3) It’s long overdue for the French Open to institute final set tiebreaks.
This is another way in which this tournament is lagging behind the other Majors. While it’s absurd how all four Slams have different rules for final sets, at least the other Majors have introduced a tiebreak at some point. Once players get to 6-6 in the final set, especially the men who have played five full sets by that stage, isn’t that enough? It’s preferable for the fans, the tournament schedule, the television schedule, and players alike to have a discernable end in sight. Players who win extended fifth sets rarely advance much further in the tournament after such an overdose of tennis.
4) Let’s end this debate now: there is nothing unfair or unsportsmanlike about underhand serving.
This has become a much talked about topic of late, due to the 30th anniversary of Michael Chang’s victory in Paris, as well as current players such as Nick Kyrgios reintroducing this tactic to the sport. But there’s really no debate here. An underhand serve is a fair and strategic tactic, no different than a drop shot. With many players standing so far back to return serve, I’m surprised this hasn’t been used more often. Anyone crying foul over this strategy being applied is just plain wrong.
5) Despite the valid criticisms of the tournament, let’s celebrate all the compelling storylines provided.
A player who walked away from the sport at the age of 18, due to the pressure and travel involved, comes back to win a Major on their least-preferred surface. A former champion struggling to regain their top form after serious knee surgery, battles through one of the sport’s most promising young fighters in a match that went over five hours, in surely the match of the tournament, if not the year. A 37-year-old Frenchman most well-known for being on the losing end of tennis’ longest match gets to share what was perhaps his two last victories at home with his young son, who joined him on court. And of course, the King of Clay wins his twelfth title at the same Grand Slam event, giving him a 24-0 record in the semifinals and finals. No other sport provides us with such a plethora of great moments throughout the entire year.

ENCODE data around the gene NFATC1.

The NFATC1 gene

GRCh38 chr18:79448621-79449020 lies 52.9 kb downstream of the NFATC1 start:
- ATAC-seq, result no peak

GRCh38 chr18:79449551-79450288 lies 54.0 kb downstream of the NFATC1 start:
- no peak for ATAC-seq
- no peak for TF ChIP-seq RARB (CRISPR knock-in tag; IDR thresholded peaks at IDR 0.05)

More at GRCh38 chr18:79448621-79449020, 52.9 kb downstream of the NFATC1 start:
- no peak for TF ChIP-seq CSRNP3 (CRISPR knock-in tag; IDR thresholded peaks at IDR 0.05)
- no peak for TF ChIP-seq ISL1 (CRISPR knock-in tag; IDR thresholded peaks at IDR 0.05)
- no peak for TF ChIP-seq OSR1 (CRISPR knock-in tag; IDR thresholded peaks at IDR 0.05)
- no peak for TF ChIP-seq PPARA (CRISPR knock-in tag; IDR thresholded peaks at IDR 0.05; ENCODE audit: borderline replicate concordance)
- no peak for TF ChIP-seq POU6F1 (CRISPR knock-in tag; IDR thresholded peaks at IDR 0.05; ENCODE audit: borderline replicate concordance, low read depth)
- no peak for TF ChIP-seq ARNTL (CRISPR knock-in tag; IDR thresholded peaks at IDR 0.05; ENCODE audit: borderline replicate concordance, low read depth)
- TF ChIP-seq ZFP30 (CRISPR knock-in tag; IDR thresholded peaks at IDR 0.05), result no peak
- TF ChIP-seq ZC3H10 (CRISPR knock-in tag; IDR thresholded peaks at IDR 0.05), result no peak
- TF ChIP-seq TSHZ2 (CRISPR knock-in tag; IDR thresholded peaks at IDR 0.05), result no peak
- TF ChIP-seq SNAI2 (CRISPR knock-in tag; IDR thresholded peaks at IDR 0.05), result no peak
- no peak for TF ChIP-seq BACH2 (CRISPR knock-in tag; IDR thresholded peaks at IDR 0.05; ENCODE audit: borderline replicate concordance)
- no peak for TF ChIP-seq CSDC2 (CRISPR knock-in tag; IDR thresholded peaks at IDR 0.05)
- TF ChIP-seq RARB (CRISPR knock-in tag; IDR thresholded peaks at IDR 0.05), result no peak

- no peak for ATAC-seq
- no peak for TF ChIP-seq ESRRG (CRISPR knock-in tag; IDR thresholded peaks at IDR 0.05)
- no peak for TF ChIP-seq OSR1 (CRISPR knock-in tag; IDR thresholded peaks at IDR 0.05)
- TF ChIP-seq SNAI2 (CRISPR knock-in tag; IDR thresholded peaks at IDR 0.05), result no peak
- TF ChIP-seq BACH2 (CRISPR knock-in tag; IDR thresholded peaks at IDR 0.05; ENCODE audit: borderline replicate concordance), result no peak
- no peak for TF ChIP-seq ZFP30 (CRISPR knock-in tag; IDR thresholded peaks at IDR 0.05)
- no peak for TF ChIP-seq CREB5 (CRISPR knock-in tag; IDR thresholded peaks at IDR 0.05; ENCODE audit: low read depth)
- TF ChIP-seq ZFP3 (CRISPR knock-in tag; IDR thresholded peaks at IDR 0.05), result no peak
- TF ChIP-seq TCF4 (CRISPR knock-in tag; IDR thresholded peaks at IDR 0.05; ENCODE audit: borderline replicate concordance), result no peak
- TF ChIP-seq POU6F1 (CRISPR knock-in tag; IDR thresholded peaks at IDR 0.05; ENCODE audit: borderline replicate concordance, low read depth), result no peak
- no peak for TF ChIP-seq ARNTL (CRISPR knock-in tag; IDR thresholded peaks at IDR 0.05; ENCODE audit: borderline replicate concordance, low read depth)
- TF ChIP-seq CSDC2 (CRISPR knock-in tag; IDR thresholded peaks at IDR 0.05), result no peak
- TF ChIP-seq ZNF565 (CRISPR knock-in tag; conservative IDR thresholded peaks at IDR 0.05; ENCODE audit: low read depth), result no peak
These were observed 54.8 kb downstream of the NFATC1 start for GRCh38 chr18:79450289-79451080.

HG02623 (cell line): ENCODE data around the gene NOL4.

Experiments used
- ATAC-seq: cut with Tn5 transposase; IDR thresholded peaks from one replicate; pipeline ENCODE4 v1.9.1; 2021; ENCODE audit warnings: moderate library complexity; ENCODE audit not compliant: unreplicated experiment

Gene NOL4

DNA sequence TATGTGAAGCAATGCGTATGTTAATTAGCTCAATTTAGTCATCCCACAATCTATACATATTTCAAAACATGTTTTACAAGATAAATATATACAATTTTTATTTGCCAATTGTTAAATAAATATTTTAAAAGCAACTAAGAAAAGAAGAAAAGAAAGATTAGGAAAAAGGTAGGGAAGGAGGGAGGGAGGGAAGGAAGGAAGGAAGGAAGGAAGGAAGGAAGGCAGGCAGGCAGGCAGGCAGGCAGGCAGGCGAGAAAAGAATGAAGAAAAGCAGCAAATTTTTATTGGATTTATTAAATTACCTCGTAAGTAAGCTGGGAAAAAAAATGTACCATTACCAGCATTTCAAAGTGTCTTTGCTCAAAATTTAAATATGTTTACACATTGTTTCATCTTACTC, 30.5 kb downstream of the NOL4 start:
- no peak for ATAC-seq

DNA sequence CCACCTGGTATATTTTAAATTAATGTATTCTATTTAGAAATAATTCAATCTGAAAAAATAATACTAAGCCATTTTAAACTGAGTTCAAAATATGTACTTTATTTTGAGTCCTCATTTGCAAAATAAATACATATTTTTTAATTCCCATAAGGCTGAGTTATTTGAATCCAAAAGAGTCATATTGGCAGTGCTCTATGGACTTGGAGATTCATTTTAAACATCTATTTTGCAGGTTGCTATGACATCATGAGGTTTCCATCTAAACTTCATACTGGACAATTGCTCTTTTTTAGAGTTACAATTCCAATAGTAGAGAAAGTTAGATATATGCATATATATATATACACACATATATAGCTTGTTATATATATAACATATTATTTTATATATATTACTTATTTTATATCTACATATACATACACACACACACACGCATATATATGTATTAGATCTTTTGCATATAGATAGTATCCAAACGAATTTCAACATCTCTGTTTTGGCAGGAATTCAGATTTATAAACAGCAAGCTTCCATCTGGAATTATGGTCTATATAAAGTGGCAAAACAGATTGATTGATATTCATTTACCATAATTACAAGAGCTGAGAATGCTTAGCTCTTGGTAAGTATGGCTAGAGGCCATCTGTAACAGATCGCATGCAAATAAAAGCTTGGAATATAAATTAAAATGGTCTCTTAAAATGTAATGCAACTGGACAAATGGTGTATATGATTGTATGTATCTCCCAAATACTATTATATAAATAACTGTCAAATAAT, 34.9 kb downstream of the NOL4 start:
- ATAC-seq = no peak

Na-Lae Han, Tatsuma Ito Clinch Australian Open Wildcards
With just over a month to go, wildcards for the first grand slam of 2020 have already been decided.
South Korean player Na-Lae Han is set to make her grand slam debut at the Australian Open next month after winning the Asia-Pacific playoff tournament in Zhuhai, China.
The 27-year-old, who was the top seed in the tournament, downed Ayano Shimizu 6-2 6-2 in the final to secure her spot in Melbourne. Han is currently ranked 182nd in the world and has won a trio of ITF $25,000 titles this season. She is currently the only player from her country to be ranked inside the top 300 on the WTA Tour.
“It’s the first time I played Ayano. I am really happy to win the championship and to capture the wildcard,” Han told Tennis Australia.
Han was hoping for double success after also taking part in the doubles draw alongside compatriot Choi Ji-hee. However, the duo lost in the semi-finals. Han won her first and so far only WTA title at the 2018 Korean Open in the doubles with Choi. The wildcard was secured by the Chinese Taipei pairing of Ya-Hsuan Lee and Fang-Hsien Wu.